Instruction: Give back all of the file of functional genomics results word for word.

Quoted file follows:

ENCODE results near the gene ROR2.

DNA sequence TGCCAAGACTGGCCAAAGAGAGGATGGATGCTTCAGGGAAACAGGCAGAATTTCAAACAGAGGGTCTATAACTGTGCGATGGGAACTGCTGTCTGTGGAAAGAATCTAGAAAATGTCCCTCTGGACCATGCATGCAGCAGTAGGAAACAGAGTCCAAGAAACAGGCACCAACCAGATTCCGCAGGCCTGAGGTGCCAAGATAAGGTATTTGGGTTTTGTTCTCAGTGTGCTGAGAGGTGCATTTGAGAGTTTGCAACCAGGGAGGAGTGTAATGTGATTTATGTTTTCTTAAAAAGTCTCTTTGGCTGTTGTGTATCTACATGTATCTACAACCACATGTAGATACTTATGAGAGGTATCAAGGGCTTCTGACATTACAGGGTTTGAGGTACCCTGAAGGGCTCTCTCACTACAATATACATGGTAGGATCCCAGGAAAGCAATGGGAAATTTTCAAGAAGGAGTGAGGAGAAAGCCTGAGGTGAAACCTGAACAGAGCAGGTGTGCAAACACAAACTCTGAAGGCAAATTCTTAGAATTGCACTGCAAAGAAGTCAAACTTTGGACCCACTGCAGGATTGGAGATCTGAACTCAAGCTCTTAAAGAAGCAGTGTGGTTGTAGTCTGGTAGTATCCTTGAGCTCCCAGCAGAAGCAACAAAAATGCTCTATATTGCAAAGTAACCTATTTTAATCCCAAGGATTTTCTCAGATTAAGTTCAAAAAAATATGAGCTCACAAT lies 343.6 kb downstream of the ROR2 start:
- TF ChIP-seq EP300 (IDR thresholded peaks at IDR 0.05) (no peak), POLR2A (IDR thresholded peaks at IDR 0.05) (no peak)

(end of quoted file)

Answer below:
ENCODE results near the gene ROR2.

DNA sequence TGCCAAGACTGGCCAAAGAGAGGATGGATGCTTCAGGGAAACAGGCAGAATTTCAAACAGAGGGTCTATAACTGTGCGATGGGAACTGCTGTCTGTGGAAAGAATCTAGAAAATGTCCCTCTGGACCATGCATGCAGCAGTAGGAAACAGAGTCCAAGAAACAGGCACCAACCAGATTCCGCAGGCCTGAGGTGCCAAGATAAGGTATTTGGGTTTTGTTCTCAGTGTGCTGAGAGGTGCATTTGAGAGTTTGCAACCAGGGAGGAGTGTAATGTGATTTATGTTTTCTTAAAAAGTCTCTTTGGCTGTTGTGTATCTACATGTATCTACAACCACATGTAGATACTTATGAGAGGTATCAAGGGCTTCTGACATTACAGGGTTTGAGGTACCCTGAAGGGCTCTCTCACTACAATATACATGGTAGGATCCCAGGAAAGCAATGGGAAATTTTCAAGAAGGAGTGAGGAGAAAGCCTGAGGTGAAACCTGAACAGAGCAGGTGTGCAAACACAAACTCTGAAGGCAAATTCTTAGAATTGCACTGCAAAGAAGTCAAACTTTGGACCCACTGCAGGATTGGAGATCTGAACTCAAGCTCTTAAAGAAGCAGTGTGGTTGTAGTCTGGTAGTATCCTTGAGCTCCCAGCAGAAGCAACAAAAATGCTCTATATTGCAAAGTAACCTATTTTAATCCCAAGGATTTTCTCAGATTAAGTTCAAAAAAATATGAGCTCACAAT lies 343.6 kb downstream of the ROR2 start:
- TF ChIP-seq EP300 (IDR thresholded peaks at IDR 0.05) (no peak), POLR2A (IDR thresholded peaks at IDR 0.05) (no peak)